Guest Post: Every Child is Legitimate

Today’s Guest Post is from Tayari Jones, author of Silver Sparrow, Leaving Atlanta, and The Untelling:


Tabloid-style headlines have made much of Governor Arnold Schwarzenegger’s thirteen year old son, born to a woman not his wife. But while the pundits and blogosphere are caught up with the adults in this story, the person who will suffer most from this scandal is the person who has suffered the most already: the thirteen year old boy caught in the middle.

I know, it’s a sensational story: you can’t make this stuff up. Except you can – I just spent the past five years working on a novel about these very themes and, unlike most of the people offering commentary, I’ve been thinking about this for years, not just a few days. Even before my novel was published, I received dozens of letters from people who called themselves “silver sparrows”– the title of my book. I believe they like the name because it is, at last, a loving description of their circumstances. (“Sparrow” is a nod to the hymn that says God’s eye is on us all, even the humble sparrow.) One woman explained that she read the obituaries each week in fear that her father had died and the newspaper is the only way that she would receive the news. Another expressed her grief at hearing her sister described as an “only child.” They approach me at book signings, at lectures, and on-line. We cannot underestimate the damage done to the psyche of a child who is told that he must never admit his father’s name.

So instead of advice to Maria, or a condemnation of the former governor, I’d like to address a few words to the boy at the heart of this controversy:

Young man,

Now we know you’re here. And you know what? While many in the media will look at you merely of proof of your biological father’s hypocrisy, I am writing you to tell you that it’s a good thing that you were born. Every child is blessing. Every child is a human being. Your birth may have been unplanned and the circumstances of your birth may be embarrassing to your parents, but know this– you are not a mistake. You are a thirteen-year-old boy, a legitimate human being.

To protect your privacy, your name has been withheld and you face blurred in the grainy photos splashed on the covers of magazines, but I wish I could see your eyes or that I could call you by your given name. Removing your features, the physical characteristics that make you who you are, allows the world to lose track of the face that you are not only a “love child.” You are twelve year old boy, a legitimate human being.

You are too young to know this, but this country has come a long way in accepting children whose parents are not married. In the 1950s “unwed mother” was so pejorative that it was almost a curse, and girls were sent away to institutions where they were mistreated and abused. Babies were torn from their young, unmarried mothers and given away for adoption by married couples. The scars from that shameful period in our history have yet to heal.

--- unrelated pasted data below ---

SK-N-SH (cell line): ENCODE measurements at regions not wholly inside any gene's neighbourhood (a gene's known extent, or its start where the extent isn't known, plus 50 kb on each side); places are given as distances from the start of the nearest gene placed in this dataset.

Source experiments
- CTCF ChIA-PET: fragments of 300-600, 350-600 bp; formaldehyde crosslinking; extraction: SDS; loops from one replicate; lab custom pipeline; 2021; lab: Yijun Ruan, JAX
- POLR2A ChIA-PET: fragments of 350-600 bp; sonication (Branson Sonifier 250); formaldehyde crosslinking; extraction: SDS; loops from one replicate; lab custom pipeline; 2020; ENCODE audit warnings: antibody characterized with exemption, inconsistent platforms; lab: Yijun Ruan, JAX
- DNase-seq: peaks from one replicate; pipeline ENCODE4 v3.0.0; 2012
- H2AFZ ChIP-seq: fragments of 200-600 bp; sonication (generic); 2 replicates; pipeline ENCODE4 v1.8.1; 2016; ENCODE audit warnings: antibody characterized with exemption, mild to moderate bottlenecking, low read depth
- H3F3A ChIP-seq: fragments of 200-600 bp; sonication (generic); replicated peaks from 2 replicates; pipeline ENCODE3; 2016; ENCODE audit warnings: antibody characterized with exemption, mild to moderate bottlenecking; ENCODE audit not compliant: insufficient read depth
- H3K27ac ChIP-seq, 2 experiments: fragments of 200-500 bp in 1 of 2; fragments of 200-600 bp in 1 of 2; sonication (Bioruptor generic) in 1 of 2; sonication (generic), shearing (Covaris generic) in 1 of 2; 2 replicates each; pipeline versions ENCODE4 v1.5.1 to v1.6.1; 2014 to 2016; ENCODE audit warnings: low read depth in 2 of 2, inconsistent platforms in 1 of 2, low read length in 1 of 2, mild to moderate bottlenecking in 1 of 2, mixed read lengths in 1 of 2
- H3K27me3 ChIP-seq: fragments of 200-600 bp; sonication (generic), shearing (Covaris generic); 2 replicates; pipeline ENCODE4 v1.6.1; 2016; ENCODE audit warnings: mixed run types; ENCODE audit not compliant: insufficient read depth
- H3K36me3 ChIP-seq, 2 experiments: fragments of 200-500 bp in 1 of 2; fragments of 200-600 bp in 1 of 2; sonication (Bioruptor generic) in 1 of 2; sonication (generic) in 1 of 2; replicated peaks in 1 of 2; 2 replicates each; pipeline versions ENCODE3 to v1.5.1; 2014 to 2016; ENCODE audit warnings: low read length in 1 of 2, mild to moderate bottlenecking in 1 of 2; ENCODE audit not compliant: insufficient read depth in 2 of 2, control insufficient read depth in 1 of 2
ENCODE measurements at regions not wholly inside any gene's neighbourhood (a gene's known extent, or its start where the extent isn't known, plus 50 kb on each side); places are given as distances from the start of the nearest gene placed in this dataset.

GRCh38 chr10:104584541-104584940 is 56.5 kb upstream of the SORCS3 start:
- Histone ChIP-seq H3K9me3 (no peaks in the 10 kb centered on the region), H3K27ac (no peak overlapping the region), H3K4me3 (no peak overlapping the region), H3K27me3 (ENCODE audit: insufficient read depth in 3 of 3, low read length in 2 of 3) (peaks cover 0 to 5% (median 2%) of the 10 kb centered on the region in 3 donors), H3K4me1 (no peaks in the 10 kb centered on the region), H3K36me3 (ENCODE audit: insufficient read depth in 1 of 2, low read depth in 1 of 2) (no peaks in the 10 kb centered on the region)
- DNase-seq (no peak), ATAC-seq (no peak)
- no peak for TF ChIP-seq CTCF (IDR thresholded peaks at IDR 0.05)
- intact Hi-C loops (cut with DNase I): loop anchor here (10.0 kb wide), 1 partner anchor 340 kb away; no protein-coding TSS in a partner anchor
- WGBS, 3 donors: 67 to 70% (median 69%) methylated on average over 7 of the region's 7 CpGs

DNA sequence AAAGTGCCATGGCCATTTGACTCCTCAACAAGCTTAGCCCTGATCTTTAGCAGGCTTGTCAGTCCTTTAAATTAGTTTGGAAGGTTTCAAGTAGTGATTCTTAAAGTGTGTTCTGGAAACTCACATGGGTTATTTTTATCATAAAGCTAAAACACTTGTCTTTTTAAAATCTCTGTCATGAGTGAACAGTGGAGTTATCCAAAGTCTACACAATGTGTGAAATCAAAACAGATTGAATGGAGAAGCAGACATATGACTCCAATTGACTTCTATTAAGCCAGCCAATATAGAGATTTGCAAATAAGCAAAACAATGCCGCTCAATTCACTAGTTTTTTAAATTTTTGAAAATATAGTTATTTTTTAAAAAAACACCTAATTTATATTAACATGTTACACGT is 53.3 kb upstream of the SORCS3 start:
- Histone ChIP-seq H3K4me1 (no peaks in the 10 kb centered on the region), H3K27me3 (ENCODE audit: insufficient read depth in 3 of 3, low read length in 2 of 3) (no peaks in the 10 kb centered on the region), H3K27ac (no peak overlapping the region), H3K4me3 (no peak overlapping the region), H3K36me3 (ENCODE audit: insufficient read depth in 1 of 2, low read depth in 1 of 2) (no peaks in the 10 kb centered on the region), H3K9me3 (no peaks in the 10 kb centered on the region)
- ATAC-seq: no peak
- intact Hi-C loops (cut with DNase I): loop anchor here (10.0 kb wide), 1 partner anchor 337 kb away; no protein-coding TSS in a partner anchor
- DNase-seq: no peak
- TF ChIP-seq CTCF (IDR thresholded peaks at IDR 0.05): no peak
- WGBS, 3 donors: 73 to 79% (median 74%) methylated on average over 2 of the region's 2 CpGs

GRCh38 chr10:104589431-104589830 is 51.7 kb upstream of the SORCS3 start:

But still, we have yet to figure out a way to deal with children like you– the child of a man who is married to someone who is not your mother. The discussions I have overheard in real life and on line have made me shudder. Although some are more polite than others, it’s clear that many people’s judgment of your parents is placed squarely on your young shoulders. Even though this is 2011 and the president of our country was born to an unmarried mother, people still use the word “illegitimate.”

Please do not ever think of yourself this way. For reasons of their own, your parents have chosen to rear you in the shadows. The media may cast you as your father’s dirty secret. But no, you are not a secret.  And of course, not dirty. You are a thirteen-year-old boy, a legitimate human being.

Your father issued a statement saying that he had apologized to his “children.” It must hurt to see that you are not included in that embrace. Please know that the shame is on him, not on you. And know that I pity him for missing out on the chance to be a real father to you.

In the south, where I grew up, people whispered about “outside” children and in many sad ways the term is accurate. Children born outside a man’s marriage are often locked outside his household and locked outside of polite society. You don’t deserve to wear any label of shame. It is my hope that in my lifetime we retire words like “illegitimate” and even prettier expressions like “love child.” I hope that the world will see you for what you are— a thirteen-year old boy, a legitimate human being.

Follow Tayari Jones on twitter: @tayari

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